King's Peak, UT, day 3
Trip Start Mar 02, 2011
192Trip End Oct 14, 2011
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I woke up to clear blue skies. It looked like the weather was cooperating. With the sun shining on the ridge of cliffs to the west I was able to see the large blocks of snow that had fallen from a cornice just below the ridge, which was the landmark indicating where I was supposed to climb the cliffs to get to the ridge. It was fairly close to where I had camped. Things were looking encouraging.
I bushwhacked through the snow, talus and willows to get to the base of the cliff and started up. The climb up was mostly on dirt with scattered vegetation. It was also mostly dry as long as I stayed away from the snowfields. I followed the dirt as far as I could and then had to climb the last couple hundred yards over a snowfield. The angle of the snowfield and the soft snow made it pretty manageable.
When I reached the top of the snowfield I climbed up the remaining little bit of talus to reach the summit, where I found the cairn I was told I would find. I also found that there wasn't a ridge but instead there was a wide plateau. It was mostly snow-free but rocky in spots.
I headed south. I could see a peak that seemed to be higher than the others and decided that must be King's Peak. As I continued south the peak disappeared from view. I eventually reached a point where the plateau extended off in several directions. I picked what seemed like a likely direction and headed up. It was a broad, rising piece of land covered in patches of snow, talus and grass. I continued up trying to avoid the snow. After climbing up to somewhere around 12,400 - 12,500 feet I went over to the right-hand side to get my bearings.
From the edge it didn't appear I would be able to get to the mountains in front of me. The continued slope of the hill blocked my view of everything to my left. To my right was the path I had followed to my current location. The view behind me was also blocked by the finger of land I had walked up. I thought that King's Peak was one of the peaks in front of me and it didn't appear that I would be able to reach them. I decided I had made a wrong turn and headed back down.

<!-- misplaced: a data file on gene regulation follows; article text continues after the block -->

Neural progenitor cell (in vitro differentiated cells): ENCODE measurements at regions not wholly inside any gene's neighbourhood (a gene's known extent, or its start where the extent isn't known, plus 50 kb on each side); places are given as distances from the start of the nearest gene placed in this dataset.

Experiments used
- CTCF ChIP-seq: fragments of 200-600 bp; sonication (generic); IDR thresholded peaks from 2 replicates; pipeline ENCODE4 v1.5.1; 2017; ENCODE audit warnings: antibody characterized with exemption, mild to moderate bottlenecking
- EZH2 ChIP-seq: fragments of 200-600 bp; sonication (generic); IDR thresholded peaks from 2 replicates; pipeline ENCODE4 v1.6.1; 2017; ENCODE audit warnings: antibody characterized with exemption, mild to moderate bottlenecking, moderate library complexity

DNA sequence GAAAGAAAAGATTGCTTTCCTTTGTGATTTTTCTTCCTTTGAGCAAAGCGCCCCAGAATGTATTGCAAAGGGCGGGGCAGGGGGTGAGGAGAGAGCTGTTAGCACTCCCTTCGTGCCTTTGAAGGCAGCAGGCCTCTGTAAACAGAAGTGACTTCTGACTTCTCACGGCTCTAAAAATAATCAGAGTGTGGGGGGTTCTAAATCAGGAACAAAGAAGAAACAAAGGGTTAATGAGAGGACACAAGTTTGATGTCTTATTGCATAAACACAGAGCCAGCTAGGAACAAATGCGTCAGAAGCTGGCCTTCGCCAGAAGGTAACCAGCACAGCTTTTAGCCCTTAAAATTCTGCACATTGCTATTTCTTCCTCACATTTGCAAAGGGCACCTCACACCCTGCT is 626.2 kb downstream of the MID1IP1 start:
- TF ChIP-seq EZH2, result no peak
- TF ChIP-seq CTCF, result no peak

In hindsight, I now know I was looking out at Red Castle and Wilson Peak, among others. King's Peak, as well as the string of peaks I would have had to traverse to reach it, was still out of view over the crest of the hill. I had been heading in the right direction. I just had another four miles or so to go to reach King's Peak.
After getting to the point where I thought I had gone wrong I headed out another of the fingers of plateau. I soon reached the edge of a cliff. At that point, I realized I must have been heading in the right direction when I turned around but it was getting too late and I was getting too tired to give it another try. I headed back north.
I was upset with myself on my walk back to my campsite. I arrived back around 3:00pm. I packed up and headed north up the valley. I bushwhacked north on the western side of the valley. I hoped to pick up the trail I had used to get most of the way here but I never found it. The only waypoint I had in my GPS was way back at Sawmill Lake. I eventually realized I was getting close to it so I set that as my destination and found the trail. I took the trail to the next campground and settled in for the night at an altitude of around 10,800 feet.
This was a very frustrating way to spend my birthday.